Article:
MINNEAPOLIS (WCCO) – State health officials say that cancer patients in Minnesota’s medical cannabis program are reporting that the treatment is helping them cope with symptoms ranging from pain to depression.

The Minnesota Department of Health announced Monday the findings of a two-year study involving 1,120 cancer patients enrolled in the state’s medical marijuana program who were surveyed about their systems before and after they started treatment.

The research, which was published last month in the Journal of Oncology Practice, found that the patients reported a “significant reduction” in the severity of symptoms in the first four months of cannabis treatment. The symptoms tracked were anxiety, lack of appetite, depression, disturbed sleep, fatigue, nausea, pain, and vomiting.

One of the symptoms to see the biggest declines was vomiting. About half of the patients in the study reported experiencing a 30-percent decline in vomiting after four months.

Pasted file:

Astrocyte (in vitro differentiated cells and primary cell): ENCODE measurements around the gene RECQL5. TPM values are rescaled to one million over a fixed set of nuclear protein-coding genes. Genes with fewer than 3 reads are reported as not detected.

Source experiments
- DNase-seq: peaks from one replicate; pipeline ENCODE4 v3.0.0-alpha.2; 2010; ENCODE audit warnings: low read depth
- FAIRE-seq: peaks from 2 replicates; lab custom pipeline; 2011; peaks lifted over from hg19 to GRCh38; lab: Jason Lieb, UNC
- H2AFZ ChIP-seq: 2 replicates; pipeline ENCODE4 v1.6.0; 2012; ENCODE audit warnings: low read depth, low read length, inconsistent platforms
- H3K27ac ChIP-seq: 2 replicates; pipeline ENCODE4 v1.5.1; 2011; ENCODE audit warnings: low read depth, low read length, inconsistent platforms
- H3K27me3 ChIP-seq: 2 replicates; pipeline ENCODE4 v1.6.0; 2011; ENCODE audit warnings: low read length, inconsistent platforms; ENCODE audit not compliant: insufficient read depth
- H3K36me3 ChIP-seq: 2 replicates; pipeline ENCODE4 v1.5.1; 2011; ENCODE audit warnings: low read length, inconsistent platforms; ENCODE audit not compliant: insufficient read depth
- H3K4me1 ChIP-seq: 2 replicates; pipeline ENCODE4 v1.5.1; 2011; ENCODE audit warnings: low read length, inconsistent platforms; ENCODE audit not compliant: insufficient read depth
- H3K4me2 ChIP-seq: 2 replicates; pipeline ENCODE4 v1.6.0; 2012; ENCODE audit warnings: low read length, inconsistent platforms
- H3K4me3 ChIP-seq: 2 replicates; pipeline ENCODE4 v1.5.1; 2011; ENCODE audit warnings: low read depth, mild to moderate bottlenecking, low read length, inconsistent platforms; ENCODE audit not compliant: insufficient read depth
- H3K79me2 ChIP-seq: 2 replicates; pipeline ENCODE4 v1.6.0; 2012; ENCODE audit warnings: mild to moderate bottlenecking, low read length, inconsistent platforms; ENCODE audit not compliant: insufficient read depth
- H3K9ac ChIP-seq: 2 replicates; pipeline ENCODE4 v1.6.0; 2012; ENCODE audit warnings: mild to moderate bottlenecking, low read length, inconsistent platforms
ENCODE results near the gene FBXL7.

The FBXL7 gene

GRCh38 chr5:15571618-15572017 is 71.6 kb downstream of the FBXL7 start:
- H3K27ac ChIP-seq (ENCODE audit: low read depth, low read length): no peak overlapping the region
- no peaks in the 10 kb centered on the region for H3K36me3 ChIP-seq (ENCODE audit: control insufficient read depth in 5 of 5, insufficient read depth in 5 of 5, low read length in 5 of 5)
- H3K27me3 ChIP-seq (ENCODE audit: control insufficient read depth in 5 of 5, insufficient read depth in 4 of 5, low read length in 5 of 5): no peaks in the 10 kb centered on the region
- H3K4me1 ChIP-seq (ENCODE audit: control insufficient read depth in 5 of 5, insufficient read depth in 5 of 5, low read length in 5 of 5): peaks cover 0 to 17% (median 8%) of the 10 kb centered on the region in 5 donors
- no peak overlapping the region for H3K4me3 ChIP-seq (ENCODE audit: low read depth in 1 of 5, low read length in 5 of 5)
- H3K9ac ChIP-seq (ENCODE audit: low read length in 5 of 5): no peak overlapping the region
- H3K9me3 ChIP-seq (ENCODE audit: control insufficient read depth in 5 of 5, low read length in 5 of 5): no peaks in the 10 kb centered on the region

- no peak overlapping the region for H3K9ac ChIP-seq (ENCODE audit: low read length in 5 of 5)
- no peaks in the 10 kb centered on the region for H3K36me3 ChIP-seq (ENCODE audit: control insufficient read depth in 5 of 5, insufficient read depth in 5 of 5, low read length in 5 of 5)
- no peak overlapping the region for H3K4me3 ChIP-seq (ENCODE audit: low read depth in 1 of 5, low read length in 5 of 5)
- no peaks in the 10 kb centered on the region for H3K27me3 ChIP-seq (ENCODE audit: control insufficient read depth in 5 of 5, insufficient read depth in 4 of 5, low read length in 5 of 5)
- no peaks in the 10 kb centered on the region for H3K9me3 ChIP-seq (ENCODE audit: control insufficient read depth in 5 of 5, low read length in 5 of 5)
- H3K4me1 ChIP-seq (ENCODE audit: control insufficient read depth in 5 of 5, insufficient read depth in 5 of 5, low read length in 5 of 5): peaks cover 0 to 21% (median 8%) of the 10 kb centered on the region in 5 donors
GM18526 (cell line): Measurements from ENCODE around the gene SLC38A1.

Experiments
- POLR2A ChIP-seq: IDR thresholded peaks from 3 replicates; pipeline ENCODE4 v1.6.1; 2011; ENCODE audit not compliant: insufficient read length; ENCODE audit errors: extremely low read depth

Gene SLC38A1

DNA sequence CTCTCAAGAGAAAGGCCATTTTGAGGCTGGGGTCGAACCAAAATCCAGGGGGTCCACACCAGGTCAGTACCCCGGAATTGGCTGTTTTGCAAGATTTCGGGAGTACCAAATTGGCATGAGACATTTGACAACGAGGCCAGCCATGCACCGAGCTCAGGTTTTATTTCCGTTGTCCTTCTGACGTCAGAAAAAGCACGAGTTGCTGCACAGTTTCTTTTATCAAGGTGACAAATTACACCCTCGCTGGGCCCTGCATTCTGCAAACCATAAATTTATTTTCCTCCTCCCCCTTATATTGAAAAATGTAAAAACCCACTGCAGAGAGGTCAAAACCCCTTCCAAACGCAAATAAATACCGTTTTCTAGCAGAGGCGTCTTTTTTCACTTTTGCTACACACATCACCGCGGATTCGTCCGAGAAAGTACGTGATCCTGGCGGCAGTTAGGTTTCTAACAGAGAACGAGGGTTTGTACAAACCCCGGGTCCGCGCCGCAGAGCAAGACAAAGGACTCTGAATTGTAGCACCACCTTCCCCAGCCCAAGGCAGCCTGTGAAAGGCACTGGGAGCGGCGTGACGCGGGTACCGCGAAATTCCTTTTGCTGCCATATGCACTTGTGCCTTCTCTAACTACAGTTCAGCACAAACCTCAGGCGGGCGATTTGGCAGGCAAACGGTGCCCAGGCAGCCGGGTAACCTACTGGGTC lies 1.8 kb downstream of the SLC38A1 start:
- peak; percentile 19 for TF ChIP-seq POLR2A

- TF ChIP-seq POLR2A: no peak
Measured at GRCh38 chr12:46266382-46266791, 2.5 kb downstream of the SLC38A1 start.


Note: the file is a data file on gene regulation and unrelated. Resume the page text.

As for side-effects of using cannabis, slightly more than 10 percent of patients reported experiencing things like dry-mouth, tiredness and increased appetite.

Health officials say that due to the tight regulations around Minnesota’s medical cannabis program, it allows researchers an unique scientific opportunity to study the potential of cannabis as medicine. One study that is expected to be completed this summer is focusing on how cannabis affects opioid use and pain management in advanced cancer patients.

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